Receivers perform several functions on top of delivering surround music to your speaker system. These functions have however greatly increased with the emergence of HDMI. Receivers may therefore have one or more HDMI outputs depending on use situations. This article looks in detail at the receivers with two HDMI outputs.
Receivers have two HDMI outputs to distribute video to a second zone or if are using both a projector screen and a television in the same room or two TVs. Other receivers have an HDMI ARC output (sends audio from a TV back to a receiver) and an HDMI output for a subwoofer.
What Is HDMI Output Used For?
HDMI is a proprietary audio/video interface that supports the transmission of compressed and uncompressed digital audio data together with uncompressed video data from an HDMI-enabled source device.
It is therefore a digital replacement for analog video standards. Some of the common source devices that may be HDMI-compliant include a display controller.
So what are HDMI outputs used for? HDMI outputs are therefore used to feed both audio and video signals into the HDMI inputs of digital devices.
These devices receive and process the signals. For instance, you can connect the HDMI output of a Blue-ray or any DVD player to the HDMI input of a TV and the display will be clearly shown on the TV screen while the sound will be heard from the TV speakers or a connected home theater system. HDMI output is therefore part of what we call HDMI pass through. Check out our article on how the HDMI pass through feature works.
Why Does a Receiver Have 2 HDMI Outputs?
It was more common to have one HDMI output on a receiver when the technology was first introduced.
However, with more research and development into the technology, it is now getting more common and necessary to have a receiver with two or more HDMI outputs.
Using dual HDMI outputs on one receiver is therefore possible and gaining more popularity.
Here are some reasons for it:
- Zone 2: Receivers with dual HDMI output are often called receivers with zone 2 HDMI output because they are often used to send a signal to a second zone in the house. In some cases, they will be labeled as AV receivers with zone 2 digital output.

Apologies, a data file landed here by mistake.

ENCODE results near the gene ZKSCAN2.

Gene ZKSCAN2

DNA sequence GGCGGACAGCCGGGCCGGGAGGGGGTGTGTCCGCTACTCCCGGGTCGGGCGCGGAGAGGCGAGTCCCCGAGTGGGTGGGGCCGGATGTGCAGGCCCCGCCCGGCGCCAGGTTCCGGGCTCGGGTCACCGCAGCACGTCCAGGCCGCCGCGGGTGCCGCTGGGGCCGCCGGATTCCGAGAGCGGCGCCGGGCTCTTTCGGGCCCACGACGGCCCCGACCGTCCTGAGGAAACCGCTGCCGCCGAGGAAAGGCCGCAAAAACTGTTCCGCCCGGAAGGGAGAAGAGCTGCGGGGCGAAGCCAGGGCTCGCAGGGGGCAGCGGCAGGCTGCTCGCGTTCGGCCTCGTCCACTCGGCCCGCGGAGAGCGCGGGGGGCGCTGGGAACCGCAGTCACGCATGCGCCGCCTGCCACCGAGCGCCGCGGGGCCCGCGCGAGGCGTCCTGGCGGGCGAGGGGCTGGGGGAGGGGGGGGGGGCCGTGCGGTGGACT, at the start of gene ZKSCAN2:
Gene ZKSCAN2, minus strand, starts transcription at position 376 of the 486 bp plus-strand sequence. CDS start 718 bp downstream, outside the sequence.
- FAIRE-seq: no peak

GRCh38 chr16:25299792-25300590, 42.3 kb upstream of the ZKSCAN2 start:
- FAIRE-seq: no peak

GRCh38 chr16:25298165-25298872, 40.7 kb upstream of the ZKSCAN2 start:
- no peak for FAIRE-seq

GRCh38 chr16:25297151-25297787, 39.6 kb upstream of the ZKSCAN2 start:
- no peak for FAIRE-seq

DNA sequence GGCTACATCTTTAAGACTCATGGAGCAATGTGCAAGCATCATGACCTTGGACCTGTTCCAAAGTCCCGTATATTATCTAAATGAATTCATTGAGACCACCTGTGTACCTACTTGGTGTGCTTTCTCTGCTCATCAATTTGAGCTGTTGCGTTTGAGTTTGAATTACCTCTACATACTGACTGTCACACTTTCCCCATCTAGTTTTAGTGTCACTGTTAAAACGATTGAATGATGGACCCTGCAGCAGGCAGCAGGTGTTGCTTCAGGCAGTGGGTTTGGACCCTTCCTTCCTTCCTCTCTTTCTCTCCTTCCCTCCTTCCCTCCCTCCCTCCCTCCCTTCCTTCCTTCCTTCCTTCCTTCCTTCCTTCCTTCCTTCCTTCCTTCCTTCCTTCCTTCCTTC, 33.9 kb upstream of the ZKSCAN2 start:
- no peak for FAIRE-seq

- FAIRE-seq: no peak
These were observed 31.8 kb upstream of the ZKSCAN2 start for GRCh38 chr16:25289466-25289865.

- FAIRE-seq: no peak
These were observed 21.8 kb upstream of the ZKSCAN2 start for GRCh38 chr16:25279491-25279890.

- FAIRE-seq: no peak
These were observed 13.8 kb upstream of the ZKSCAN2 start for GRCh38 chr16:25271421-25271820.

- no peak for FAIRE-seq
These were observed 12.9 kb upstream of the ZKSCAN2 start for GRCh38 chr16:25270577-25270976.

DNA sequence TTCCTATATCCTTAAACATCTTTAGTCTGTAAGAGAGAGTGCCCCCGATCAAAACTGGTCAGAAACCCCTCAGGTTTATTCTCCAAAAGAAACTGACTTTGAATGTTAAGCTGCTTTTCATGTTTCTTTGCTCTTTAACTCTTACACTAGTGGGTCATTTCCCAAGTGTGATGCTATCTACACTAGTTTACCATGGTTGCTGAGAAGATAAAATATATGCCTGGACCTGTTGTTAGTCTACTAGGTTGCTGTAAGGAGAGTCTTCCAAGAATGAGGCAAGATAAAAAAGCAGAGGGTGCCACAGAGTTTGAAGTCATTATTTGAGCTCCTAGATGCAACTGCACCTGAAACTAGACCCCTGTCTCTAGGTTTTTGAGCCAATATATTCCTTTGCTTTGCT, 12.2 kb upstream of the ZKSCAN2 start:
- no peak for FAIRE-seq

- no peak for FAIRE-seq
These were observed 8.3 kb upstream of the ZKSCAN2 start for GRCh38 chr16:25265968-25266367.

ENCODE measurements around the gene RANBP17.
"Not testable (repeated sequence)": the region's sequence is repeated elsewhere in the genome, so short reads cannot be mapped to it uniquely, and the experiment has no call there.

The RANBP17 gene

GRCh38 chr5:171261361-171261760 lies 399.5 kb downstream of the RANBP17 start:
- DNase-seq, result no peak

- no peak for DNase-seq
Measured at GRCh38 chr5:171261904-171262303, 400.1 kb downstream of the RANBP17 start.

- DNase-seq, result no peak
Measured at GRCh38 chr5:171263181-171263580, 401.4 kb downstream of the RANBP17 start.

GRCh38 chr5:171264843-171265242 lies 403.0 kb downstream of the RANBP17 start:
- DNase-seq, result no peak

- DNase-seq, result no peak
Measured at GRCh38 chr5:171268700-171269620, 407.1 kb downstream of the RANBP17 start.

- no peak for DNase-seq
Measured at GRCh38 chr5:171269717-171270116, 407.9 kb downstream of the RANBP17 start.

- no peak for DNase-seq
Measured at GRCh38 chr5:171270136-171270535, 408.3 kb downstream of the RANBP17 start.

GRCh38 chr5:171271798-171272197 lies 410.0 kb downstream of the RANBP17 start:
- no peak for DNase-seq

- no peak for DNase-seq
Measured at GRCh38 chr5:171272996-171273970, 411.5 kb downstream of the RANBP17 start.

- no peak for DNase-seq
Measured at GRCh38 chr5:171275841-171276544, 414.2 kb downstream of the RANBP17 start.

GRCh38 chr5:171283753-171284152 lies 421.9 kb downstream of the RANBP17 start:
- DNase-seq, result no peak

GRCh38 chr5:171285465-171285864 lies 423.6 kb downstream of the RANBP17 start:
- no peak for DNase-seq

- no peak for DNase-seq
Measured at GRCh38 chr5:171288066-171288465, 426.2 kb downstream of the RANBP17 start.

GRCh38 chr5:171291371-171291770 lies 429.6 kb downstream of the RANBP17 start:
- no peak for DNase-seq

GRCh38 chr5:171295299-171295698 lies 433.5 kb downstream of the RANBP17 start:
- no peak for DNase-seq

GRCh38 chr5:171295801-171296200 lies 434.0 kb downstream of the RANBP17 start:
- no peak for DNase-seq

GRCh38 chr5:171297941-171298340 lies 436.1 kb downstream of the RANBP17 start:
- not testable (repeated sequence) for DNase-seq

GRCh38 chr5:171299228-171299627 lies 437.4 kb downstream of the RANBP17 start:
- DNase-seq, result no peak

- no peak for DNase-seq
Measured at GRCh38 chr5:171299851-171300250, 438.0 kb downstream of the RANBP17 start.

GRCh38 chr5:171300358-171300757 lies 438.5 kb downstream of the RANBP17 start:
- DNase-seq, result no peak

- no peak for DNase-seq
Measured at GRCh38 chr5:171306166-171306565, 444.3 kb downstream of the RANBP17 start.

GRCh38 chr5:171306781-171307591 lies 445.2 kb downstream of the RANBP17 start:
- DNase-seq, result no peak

- TV and Projector or two TVs: Dual HDMI output is a great option if you are using a TV and a projector to two TVs.
For instance, if you run a restaurant and want to have similar content displayed in several rooms, it is now possible to double the HDMI output to the different rooms using an HDMI splitter or simply use a receiver with two or more HDMI outputs. On the other hand, if you want to stream to multiple outputs (e.g TVs), then you will need an HDMI splitter. For some people, having two HDMI outputs is simply just in case one stops working. For example, some pioneer receivers have this issue with HDMI output.
Please note that seeing two HDMI ports on a receiver doesn’t necessarily mean two HDMI outputs because there are HDMI input ports as well. Check out our article on HDMI input vs output to learn more.
This is much better if you have a whole-home control system and want to be in charge of what goes around the home.
It is, therefore, possible to have both a projector screen and television running in the same room or extend the HDMI with both audio and video to a second zone.
Receiver Brands With 2 HDMI Outputs
As we already mentioned, it is now possible to have a receiver with 2 HDMI outputs, especially on advanced AV receivers. Particularly, receivers from Yamaha, Denon, and some other manufacturers are designed with a second separate HDMI output.
The second HDMI output works perfectly like the first one, with the ability to get an independent signal from the receiver and route it to a second and different zone in the home.
Having a receiver with 2 HDMI outputs is therefore very important as it means you can easily stream or operate a second stereo or home theater in a different room with the right remote control.
You do not, therefore, need to buy another DVR or Blu-ray Disc player to enjoy surround music in the second room.
Are Receivers With 2 HDMI Outputs Affordable?